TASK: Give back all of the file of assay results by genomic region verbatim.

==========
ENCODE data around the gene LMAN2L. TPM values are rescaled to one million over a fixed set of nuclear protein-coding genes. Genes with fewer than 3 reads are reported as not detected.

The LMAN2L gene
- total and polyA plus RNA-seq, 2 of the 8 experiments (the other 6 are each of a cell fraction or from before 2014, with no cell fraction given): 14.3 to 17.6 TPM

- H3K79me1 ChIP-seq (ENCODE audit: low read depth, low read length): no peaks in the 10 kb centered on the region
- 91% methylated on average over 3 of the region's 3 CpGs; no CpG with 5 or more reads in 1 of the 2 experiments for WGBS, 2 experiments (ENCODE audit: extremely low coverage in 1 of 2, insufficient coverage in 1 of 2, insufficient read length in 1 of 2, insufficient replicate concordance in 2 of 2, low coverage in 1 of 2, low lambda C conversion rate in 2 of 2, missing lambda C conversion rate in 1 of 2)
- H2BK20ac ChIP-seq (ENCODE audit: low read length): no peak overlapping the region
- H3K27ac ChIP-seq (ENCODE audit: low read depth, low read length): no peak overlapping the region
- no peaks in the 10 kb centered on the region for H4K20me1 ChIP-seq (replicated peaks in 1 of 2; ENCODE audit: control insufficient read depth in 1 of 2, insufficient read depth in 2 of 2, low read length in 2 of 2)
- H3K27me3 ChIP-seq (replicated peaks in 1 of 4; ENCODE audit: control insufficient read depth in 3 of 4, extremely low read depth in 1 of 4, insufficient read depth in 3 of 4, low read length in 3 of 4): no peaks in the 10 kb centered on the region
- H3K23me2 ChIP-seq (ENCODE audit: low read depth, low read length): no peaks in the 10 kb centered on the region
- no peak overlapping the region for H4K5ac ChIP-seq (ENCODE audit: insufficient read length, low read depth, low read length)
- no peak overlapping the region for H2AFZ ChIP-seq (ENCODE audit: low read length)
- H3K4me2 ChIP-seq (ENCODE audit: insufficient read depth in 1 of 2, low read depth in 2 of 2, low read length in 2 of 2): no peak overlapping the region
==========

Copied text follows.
ENCODE data around the gene LMAN2L. TPM values are rescaled to one million over a fixed set of nuclear protein-coding genes. Genes with fewer than 3 reads are reported as not detected.

The LMAN2L gene
- total and polyA plus RNA-seq, 2 of the 8 experiments (the other 6 are each of a cell fraction or from before 2014, with no cell fraction given): 14.3 to 17.6 TPM

- H3K79me1 ChIP-seq (ENCODE audit: low read depth, low read length): no peaks in the 10 kb centered on the region
- 91% methylated on average over 3 of the region's 3 CpGs; no CpG with 5 or more reads in 1 of the 2 experiments for WGBS, 2 experiments (ENCODE audit: extremely low coverage in 1 of 2, insufficient coverage in 1 of 2, insufficient read length in 1 of 2, insufficient replicate concordance in 2 of 2, low coverage in 1 of 2, low lambda C conversion rate in 2 of 2, missing lambda C conversion rate in 1 of 2)
- H2BK20ac ChIP-seq (ENCODE audit: low read length): no peak overlapping the region
- H3K27ac ChIP-seq (ENCODE audit: low read depth, low read length): no peak overlapping the region
- no peaks in the 10 kb centered on the region for H4K20me1 ChIP-seq (replicated peaks in 1 of 2; ENCODE audit: control insufficient read depth in 1 of 2, insufficient read depth in 2 of 2, low read length in 2 of 2)
- H3K27me3 ChIP-seq (replicated peaks in 1 of 4; ENCODE audit: control insufficient read depth in 3 of 4, extremely low read depth in 1 of 4, insufficient read depth in 3 of 4, low read length in 3 of 4): no peaks in the 10 kb centered on the region
- H3K23me2 ChIP-seq (ENCODE audit: low read depth, low read length): no peaks in the 10 kb centered on the region
- no peak overlapping the region for H4K5ac ChIP-seq (ENCODE audit: insufficient read length, low read depth, low read length)
- no peak overlapping the region for H2AFZ ChIP-seq (ENCODE audit: low read length)
- H3K4me2 ChIP-seq (ENCODE audit: insufficient read depth in 1 of 2, low read depth in 2 of 2, low read length in 2 of 2): no peak overlapping the region